I would say overall I did enjoy the story though. The suspense was good, the characters were good, and there was good tension in general. The story and history woven in were good, and the general intrigue was well-executed – I enjoyed all the little details of how everything was put together. Perhaps I’m just a little bit too much of a stickler for the ending, if anyone else has read this, what did you think?

Overall Recommendations

The Sanatorium takes places in a beautifully constructed new 5-star hotel (once a sanatorium) in the Swiss Alps, where our protagonist, Elin, is visiting with her boyfriend to celebrate her estranged brother’s new engagement. While seemingly luxurious in its minimalistic design, more and more strange events begin to happen at the hotel: starting with the bride-to-be going missing. What exactly is going on here at this new hotel and who is behind it all? With the heavy storm incoming, how much danger exactly has Elin walked into? This novel had good characters and decent suspense throughout the whole novel, and I would recommend it to any mystery/thriller reader who likes to focus on those elements.

3 star, adult

Review: The Paris Library by Janet Skeslien Charles

Based on the true World War II story of the heroic librarians at the American Library in Paris, this is an unforgettable story of romance, friendship, family, and the power of literature to bring us together, perfect for fans of The Lilac Girls and The Paris Wife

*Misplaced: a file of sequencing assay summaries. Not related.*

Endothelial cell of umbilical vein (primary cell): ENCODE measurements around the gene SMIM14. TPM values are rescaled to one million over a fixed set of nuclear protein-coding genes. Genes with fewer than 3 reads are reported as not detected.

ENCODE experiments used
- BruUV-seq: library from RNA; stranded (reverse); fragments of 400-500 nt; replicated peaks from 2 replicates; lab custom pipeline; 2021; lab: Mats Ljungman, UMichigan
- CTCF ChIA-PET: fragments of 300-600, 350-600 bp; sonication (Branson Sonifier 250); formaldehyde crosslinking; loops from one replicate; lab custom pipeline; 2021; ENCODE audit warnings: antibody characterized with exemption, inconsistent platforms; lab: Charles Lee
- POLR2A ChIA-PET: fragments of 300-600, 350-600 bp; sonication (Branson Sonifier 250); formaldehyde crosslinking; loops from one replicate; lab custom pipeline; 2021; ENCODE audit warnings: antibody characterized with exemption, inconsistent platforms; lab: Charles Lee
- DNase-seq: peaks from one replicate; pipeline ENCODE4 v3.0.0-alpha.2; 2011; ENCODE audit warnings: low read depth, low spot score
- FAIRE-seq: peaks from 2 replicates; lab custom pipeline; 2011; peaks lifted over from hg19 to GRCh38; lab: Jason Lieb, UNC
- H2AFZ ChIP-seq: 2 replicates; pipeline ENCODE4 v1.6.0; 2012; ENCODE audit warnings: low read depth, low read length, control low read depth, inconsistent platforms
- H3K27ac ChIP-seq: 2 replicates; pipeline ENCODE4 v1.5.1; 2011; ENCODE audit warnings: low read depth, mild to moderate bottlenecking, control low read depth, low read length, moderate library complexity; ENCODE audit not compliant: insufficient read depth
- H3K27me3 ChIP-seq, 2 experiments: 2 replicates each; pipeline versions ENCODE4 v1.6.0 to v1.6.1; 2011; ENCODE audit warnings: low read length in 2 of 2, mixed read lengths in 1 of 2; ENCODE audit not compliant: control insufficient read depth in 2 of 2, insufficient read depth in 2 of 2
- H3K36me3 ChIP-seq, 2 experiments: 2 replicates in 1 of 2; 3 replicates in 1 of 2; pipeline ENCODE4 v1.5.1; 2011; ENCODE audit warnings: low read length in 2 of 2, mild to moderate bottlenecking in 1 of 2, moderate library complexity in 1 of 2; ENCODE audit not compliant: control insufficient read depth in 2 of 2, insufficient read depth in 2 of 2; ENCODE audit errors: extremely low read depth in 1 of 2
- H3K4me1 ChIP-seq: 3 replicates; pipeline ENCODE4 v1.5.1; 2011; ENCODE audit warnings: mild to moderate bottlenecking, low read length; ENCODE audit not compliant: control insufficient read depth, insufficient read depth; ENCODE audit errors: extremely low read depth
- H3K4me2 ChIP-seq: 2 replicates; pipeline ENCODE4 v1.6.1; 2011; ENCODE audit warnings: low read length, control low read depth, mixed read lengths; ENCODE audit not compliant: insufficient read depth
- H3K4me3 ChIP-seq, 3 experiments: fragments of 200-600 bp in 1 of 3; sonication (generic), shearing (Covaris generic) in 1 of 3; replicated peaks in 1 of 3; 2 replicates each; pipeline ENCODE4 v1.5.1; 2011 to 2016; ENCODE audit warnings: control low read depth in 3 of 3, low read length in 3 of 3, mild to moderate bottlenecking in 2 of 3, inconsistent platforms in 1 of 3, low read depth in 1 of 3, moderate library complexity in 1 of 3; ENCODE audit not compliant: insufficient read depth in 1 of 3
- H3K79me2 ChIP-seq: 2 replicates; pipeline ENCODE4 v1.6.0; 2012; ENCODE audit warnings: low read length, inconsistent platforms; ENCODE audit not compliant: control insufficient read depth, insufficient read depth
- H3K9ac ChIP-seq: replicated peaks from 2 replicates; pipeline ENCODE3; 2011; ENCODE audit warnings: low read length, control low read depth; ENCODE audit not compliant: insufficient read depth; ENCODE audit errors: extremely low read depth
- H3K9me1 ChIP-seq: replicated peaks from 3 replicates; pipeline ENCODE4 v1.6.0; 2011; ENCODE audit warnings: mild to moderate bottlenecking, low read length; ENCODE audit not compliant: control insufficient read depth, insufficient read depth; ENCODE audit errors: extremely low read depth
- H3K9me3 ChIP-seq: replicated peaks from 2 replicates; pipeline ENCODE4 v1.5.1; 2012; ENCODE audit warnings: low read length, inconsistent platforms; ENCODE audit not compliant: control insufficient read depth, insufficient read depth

Paris, 1939: Young and ambitious Odile Souchet has it all: her handsome police officer beau and a dream job at the American Library in Paris. When the Nazis march into Paris, Odile stands to lose everything she holds dear, including her beloved library. Together with her fellow librarians, Odile joins the Resistance with the best weapons she has: books. But when the war finally ends, instead of freedom, Odile tastes the bitter sting of unspeakable betrayal.

Montana, 1983: Lily is a lonely teenager looking for adventure in small-town Montana. Her interest is piqued by her solitary, elderly neighbor. As Lily uncovers more about her neighbor’s mysterious past, she finds that they share a love of language, the same longings, and the same intense jealousy, never suspecting that a dark secret from the past connects them.

A powerful novel that explores the consequences of our choices and the relationships that make us who we are—family, friends, and favorite authors—The Paris Library shows that extraordinary heroism can sometimes be found in the quietest of places.


“We all have a book that changed us forever,” I said. “One that let us know that we’re not alone. What’s yours?”

The Paris Library lived up to its name, bringing bursts of sympathy and wonder in equal measures. With a deep look into Odile’s past during the Nazi Occupation in Paris and her current life in the States, the biggest question one can ask is, how do the two points in her life connect?

I came in thinking this was going to be equal, alternating POVs between Lily and Odile, but it definitely focuses on Odile a lot more in the past. Lily’s story fills in the gaps and gives us glimpses into who Odile somehow becomes while pieces of the puzzle are still missing. I will start off by saying that I docked off stars because it does get slow in the middle at times, and the flow doesn’t always propel me to flip through the book as fast as possible. It meanders and lets us laze in the pages like we are going out on a stroll or browsing aimlessly in a library. But this is the only reason why it’s anything less than 5 stars, let me tell you.